You’ve probably come up against this a lot in terms of, it’s a paradigm shift, I think, for a lot of people because we’ve all been led to believe through commercials and advertising and stuff that whole grains are the secret to getting more fiber and heart health and all this other nonsense. So, how do you get, I guess, how do you get somebody to accept that notion that we don’t need bread and you’ll survive without your sandwiches?
Peter: I think the best way is to educate them. Very few people alive are aware that in 1943, the United States banned the sale of processed grain. It was illegal unless the manufacturer actually fortified the grain with B vitamins and minerals. You actually could not sell it; it was illegal to sell.
And the cereal manufacturers, who are marketers at heart and they do a good job of marketing their product, they turned around and instead of saying, “Hey, this stuff is bad for you, so now we’re going to add vitamins to it so that it’s not quite as bad,” what they said is, “Now it’s even better for you because we’ve fortified it.”
So, when you look at a package of bread or cereal or pasta and you see all the nutrients there that are being fortified, it’s illegal to sell it without fortification. And the reason why that all happened in 1943 was, these products actually caused beriberi and pellagra; those are B-vitamin deficiency diseases.
Yuri: It was interesting because in this article that I alluded to earlier from up here in Canada, they were talking about how gluten-free diets are not necessarily healthier than glutinous diets. The dietician was making reference to the fact that—I’m just trying to find this.
She was saying that, and I quote here: “Gluten-free, processed foods are often low in fiber and nutrients like calcium, vitamin D, and folate.” I’m trying to think, okay, if you’re talking about grains as an example here, what grains are naturally high in calcium, vitamin D, and folate? There probably aren’t too many, so I’m thinking they have to be fortified with this stuff.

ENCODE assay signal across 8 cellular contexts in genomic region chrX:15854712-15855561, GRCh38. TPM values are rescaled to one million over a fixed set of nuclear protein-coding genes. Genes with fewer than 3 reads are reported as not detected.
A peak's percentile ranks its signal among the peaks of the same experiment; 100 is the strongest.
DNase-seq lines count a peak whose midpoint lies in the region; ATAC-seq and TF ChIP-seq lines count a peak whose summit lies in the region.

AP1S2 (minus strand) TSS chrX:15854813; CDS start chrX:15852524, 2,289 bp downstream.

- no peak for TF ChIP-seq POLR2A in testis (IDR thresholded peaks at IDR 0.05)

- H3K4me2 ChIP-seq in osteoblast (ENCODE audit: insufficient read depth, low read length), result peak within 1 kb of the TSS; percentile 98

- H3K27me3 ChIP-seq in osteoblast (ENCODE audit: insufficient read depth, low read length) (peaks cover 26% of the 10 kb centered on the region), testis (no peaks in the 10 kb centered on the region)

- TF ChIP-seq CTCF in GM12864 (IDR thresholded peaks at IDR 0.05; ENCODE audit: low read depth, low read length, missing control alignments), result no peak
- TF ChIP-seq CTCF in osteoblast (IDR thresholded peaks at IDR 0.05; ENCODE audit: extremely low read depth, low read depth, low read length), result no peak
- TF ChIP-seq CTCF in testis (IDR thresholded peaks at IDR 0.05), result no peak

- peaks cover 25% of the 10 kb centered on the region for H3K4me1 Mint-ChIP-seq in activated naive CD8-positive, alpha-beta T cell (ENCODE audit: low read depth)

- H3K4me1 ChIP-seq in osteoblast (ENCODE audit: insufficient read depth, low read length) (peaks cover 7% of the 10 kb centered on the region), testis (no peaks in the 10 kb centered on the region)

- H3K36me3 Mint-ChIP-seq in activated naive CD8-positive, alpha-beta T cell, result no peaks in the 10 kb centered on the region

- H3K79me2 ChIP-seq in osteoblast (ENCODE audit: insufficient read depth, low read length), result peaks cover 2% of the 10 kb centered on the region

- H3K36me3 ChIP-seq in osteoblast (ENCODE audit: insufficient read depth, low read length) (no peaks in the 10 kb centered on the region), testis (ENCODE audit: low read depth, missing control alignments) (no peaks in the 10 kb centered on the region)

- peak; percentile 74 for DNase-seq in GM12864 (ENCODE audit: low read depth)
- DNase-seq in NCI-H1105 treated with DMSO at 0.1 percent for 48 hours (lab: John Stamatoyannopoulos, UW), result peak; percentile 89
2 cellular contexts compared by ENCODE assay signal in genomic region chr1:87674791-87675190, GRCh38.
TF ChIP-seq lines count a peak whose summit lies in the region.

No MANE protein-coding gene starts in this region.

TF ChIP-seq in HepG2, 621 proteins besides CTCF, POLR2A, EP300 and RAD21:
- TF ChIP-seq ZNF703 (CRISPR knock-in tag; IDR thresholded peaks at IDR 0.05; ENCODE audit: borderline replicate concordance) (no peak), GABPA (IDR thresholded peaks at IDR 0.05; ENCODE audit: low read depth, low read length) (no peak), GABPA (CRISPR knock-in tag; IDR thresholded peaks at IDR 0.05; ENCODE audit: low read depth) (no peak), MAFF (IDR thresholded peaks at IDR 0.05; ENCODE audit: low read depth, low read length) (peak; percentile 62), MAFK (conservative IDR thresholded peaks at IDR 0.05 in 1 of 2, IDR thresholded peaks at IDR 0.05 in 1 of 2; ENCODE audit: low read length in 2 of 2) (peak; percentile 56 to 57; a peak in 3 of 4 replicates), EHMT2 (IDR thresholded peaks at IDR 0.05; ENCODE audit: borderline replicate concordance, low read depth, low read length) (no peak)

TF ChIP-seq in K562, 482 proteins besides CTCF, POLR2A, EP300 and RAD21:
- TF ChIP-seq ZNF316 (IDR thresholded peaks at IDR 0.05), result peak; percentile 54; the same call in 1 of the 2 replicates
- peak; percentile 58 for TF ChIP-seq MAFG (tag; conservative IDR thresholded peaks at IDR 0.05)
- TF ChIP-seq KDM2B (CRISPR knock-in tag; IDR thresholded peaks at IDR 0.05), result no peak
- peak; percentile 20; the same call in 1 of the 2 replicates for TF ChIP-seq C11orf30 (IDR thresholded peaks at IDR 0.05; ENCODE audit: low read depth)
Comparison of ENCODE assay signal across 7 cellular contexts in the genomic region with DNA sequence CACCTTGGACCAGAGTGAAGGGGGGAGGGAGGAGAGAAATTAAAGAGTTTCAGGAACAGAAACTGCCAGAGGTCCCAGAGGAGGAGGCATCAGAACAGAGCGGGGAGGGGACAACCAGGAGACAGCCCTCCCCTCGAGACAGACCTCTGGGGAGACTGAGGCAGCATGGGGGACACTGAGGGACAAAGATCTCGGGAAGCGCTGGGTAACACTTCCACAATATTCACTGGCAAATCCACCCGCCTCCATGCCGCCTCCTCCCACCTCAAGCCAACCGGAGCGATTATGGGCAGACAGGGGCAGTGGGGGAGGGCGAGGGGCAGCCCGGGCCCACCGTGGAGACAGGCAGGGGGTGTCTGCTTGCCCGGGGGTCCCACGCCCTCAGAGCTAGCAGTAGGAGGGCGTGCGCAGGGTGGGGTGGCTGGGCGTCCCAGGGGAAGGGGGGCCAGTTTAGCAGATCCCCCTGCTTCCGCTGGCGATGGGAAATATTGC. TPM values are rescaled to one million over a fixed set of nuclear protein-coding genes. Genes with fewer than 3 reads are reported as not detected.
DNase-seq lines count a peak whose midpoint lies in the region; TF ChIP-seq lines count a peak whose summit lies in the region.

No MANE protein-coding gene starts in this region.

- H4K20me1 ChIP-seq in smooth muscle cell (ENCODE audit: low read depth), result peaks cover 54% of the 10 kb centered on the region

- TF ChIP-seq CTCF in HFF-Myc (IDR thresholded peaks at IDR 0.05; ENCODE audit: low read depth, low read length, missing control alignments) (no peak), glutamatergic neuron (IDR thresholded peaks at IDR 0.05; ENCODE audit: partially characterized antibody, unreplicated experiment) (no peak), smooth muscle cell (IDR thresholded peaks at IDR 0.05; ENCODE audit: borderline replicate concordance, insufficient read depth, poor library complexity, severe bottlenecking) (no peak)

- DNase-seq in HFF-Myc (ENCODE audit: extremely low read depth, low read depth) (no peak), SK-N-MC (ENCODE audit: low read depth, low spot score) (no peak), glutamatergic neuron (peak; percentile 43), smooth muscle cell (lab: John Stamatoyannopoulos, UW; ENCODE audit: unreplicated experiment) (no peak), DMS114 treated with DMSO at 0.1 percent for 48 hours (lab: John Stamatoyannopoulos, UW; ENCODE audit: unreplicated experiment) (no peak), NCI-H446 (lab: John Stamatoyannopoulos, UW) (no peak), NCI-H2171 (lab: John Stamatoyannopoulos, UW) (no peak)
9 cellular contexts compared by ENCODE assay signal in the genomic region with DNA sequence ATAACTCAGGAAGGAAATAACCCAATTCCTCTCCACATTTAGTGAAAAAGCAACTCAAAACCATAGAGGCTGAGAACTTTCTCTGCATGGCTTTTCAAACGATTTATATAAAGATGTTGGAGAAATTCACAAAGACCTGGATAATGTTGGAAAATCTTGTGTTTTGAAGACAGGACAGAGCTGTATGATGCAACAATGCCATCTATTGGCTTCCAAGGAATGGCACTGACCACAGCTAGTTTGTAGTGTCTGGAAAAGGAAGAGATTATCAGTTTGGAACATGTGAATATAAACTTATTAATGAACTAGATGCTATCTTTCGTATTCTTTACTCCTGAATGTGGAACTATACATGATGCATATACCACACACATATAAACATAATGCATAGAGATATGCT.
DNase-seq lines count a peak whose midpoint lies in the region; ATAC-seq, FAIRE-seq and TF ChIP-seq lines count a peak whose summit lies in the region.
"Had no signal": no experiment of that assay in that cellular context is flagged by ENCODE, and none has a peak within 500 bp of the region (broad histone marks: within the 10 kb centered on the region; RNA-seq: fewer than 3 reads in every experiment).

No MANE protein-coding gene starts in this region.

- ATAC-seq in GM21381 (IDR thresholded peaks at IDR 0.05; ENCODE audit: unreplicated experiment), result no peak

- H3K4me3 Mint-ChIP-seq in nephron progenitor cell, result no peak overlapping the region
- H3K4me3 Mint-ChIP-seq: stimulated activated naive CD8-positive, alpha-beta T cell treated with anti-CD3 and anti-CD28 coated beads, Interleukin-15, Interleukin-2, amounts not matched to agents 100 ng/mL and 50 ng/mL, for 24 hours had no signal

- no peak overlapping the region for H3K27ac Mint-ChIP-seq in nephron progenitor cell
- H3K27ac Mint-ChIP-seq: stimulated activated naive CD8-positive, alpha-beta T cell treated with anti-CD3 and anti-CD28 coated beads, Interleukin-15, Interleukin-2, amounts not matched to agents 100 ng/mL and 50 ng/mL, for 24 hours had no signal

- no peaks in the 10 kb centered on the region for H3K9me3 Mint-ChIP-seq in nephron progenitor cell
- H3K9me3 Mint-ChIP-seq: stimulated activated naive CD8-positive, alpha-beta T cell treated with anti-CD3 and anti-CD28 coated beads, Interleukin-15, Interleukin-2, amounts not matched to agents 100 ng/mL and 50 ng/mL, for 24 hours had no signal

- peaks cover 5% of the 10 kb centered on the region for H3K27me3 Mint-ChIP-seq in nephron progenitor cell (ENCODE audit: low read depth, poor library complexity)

There’s so much misinformation out there, and I think for the average person, they’re just like… That’s why we’re putting this stuff together, so we can kind of inform people as to what to look out for and what’s happening.
Peter: Yeah, I mean, no doubt. I think it’s just a mantra. I think we’ve created a monster of the whole grain and we said you can’t live without it and now here we are. Everybody has this intrinsic belief because that’s the way they’ve been raised, so challenging that is rattling a lot of cages, and it’s making a lot of people have to rethink.
For some people, as you are well aware, change is one of the biggest fears that a human can have, especially when you’re saying, “Look, don’t eat whole grain,” when that’s ninety percent of their caloric intake.
Yuri: Yep, totally. I have a lot of Italian friends who are like, “Oh my God, what am I going to do without my pasta?” But for them, they tend to respond a little bit better to it. It depends, I guess, on culturally where they’ve been brought up and that whole kind of genetic chain. Have you noticed this, with certain demographics around the world that respond better to grains if they’re indigenously more, if it’s indigenously been more part of their culture?
Peter: No, actually, I haven’t seen that trend at all. I’ve seen it equally affect Asians and Caucasians and Orientals, and I’ve seen it equally affect Indians. I don’t think there’s any real rhyme or reasons as to why.
And then there’s so much else that goes into the grain as well. You’ve got genetic hybridization and manipulation and you’ve got a bromine addition and other chemicals that are being added. I really honestly think there’s a gap in scientific information about who’s actually gluten sensitive versus who’s actually reacting to the way that we process the food.